Various efforts have been made in the art to firmly attach the dust layer to the HEPA layer so as to avoid these problems, but the options in this regard are somewhat limited. As is quite obvious, usual stitching of the two layers together is not appropriate in a HEPA filter, since the stitch holes introduce large areas of depleted filtration efficiency. Similarly, point bonding is not acceptable, since this introduces large areas of fused material that substantially reduce the filtration surface area and increases the pressure drop. Various adhesives have also been used but, here again, if sufficient adhesive is placed between the two layers to firmly adhere the layers together, substantial blinding of the composite occurs due to the relatively large amount of adhesive required for that firm adherence of the two layers.
Accordingly, while the dual layer HEPA filter is a substantial improvement in the useful life of a HEPA filter, in that the dust layer captures large dust particles, similar to a separate pre-filter dust layer of the combination filters that would otherwise blind the HEPA layer, the dual layer HEPA filter has its own set of problems in the above regards. The art simply has not found a satisfactory solution to this difficulty with dual layer HEPA filters.
The invention is based on several primary and several subsidiary discoveries.
First, and of major importance, it was found that the dust layer and HEPA layer may be firmly secured to each other without stitching, adhesives or other extraneous materials when the dust layer and HEPA layer are assembled as a unit in a wet laying process. It is important that the dual layers be substantially simultaneously formed and that the formation is by wet laying, as opposed to more conventional manners, such as air laying, laminating and the like.
Second, and also very important, it was found that when wet laying the dust layer and HEPA layer together, they must be laid in such a manner that a transition zone is formed between the dust layer and the HEPA layer and that the transition zone is a mixture of the wet laid fibers making up the dust layer and the wet laid fibers making up the HEPA layer to obtain a gradient structure. By providing such a transition zone of that mixture of dust fibers and HEPA fibers, the transition zone forms a bond between the dust layer and the HEPA layer such that the composite of the two layers is so firmly locked together that the composite may be pleated into a pleated HEPA filter material without substantial disruption of the bond between the two layers.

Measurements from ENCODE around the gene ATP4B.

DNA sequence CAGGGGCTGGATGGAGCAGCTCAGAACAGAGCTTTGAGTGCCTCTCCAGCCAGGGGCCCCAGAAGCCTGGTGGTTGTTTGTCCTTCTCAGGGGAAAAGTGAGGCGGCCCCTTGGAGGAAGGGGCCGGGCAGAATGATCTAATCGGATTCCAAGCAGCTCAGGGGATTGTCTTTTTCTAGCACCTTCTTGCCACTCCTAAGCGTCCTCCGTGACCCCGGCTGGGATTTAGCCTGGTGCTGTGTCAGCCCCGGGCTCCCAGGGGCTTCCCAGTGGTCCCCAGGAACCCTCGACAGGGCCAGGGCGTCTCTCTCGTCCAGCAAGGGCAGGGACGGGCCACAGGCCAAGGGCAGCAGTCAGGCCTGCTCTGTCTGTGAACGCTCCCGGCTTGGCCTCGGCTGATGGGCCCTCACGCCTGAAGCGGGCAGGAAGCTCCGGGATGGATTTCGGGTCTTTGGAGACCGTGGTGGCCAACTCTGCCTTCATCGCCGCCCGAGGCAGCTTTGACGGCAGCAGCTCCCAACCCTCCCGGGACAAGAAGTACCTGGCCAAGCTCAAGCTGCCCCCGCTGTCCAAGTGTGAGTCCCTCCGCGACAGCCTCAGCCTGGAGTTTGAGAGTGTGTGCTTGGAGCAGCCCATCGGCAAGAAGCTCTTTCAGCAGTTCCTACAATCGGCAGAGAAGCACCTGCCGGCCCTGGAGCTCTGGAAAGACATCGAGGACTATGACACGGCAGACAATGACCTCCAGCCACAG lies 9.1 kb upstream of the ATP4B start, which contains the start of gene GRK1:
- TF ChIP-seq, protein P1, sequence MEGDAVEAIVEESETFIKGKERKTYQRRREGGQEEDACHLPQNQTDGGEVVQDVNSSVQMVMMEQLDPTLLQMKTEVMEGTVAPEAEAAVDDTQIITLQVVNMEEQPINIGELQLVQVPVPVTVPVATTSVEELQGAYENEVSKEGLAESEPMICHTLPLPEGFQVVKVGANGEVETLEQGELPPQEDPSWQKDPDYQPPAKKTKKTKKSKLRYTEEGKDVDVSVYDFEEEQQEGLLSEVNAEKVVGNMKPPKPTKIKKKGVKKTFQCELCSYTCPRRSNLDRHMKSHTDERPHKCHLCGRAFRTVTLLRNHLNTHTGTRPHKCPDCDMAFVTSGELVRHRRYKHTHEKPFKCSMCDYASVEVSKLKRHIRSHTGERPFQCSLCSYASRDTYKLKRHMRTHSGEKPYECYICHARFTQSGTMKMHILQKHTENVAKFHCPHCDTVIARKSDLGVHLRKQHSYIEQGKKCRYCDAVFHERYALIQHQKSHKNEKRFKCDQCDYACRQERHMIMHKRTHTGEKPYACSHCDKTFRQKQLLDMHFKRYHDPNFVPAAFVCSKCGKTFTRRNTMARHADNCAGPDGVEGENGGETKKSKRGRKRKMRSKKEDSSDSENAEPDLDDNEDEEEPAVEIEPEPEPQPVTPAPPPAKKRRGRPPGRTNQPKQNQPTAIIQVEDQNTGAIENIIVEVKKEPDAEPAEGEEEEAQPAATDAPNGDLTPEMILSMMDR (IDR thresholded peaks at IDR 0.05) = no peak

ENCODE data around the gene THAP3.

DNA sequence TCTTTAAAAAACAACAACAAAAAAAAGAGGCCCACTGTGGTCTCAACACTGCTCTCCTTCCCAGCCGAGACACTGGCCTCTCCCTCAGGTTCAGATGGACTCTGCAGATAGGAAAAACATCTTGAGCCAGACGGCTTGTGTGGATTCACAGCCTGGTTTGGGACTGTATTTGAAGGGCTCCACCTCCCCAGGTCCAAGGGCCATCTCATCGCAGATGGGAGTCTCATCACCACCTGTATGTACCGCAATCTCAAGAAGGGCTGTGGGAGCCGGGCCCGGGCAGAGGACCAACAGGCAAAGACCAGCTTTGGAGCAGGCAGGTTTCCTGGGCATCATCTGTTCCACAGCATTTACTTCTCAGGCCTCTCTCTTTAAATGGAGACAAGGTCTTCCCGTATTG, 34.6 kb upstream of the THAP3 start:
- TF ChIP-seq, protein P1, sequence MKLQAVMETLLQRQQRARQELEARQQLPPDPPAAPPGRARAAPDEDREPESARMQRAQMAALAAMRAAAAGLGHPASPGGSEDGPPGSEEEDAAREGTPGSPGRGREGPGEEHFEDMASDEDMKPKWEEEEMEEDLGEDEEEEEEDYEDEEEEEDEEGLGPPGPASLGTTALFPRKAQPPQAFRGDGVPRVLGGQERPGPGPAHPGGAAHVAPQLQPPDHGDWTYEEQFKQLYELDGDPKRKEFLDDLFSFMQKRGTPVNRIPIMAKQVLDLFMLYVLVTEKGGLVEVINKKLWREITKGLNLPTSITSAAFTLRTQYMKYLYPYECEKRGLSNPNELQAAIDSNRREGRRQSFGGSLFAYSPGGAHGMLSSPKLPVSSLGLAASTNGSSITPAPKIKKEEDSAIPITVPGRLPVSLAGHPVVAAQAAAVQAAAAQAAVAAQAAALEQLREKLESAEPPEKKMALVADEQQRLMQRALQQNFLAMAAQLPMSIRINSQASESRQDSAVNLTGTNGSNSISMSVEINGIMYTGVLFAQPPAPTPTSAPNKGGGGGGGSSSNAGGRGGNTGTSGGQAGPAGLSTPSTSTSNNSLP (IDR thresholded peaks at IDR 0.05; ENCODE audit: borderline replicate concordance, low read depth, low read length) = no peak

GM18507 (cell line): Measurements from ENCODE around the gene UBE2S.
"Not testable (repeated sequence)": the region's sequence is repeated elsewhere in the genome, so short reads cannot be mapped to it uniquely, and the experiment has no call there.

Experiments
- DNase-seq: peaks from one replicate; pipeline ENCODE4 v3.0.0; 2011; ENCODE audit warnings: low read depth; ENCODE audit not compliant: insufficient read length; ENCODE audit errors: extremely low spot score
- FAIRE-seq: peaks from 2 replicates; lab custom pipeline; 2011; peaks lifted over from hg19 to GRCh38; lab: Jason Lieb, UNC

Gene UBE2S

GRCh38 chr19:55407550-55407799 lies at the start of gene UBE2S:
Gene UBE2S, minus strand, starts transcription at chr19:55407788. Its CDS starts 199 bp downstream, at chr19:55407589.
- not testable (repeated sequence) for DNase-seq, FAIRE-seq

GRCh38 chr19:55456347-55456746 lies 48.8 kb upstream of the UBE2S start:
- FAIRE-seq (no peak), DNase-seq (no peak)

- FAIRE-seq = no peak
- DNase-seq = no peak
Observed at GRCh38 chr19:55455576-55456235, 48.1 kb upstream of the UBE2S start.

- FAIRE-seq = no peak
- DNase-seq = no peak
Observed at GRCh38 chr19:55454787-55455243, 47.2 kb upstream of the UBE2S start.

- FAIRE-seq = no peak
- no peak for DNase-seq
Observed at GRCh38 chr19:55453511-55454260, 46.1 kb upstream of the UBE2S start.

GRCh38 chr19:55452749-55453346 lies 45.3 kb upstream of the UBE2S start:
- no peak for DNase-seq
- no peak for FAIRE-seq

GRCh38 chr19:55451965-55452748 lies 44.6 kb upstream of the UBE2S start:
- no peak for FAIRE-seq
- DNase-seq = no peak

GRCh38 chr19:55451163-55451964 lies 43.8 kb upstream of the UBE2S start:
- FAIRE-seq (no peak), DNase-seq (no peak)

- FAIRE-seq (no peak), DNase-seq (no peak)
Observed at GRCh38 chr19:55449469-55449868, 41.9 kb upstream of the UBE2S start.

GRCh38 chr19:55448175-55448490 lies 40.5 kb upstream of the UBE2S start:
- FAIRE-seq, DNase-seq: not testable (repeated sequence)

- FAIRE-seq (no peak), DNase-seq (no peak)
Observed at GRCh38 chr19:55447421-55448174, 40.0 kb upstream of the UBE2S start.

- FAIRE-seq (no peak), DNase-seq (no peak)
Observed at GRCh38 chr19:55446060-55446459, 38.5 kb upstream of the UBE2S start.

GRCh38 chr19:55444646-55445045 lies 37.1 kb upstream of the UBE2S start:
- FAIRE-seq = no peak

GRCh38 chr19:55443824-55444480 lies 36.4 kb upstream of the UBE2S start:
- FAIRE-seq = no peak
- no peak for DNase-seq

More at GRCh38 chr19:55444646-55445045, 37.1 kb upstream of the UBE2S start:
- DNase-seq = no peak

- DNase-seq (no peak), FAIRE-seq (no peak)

As a further important discovery in this regard, it was found that in forming the transition zone certain procedures provide better transition zones. Thus, the fibers forming the dust layer are first laid in a wet laying process and partially dewatered. Thereafter, the fibers forming the HEPA layer are laid on top of the fibers forming the dust layer, and with partial dewatering of the fibers forming the HEPA layer, some of the HEPA fibers are pulled into and penetrate into the more open upper surface of the web of dust fibers so as to form the transition zone of the mixture of dust fibers and HEPA fibers. If the laying of the two layers were reversed, obviously, that penetration of the fibers would be substantially reduced, but a generally acceptable, but less desirable, product can be produced. As a subsidiary discovery in this regard, with such locking of the two layers together, the relative weights of the two layers can vary considerably, as opposed to the more restricted relative weights of the prior art. Thus, with the present firmly attached layers, the HEPA layer may be about 10-95% by weight of the composite, which wide range provides great latitude to the art in forming filtration material for specific purposes.
As a further subsidiary discovery in this regard, with such bonding of the two layers by the transition zone, the dust layer can be quite thin, e.g., from about 2 to 25 mils, and yet be firmly attached to the HEPA layer so that the composite may be appropriately pleated.
Likewise, it was found that with the present arrangement, the thickness of the HEPA layer can be quite large in its range, e.g., from 5 to 30 mils, and yet the layers will remain firmly attached to each other, even during pleating.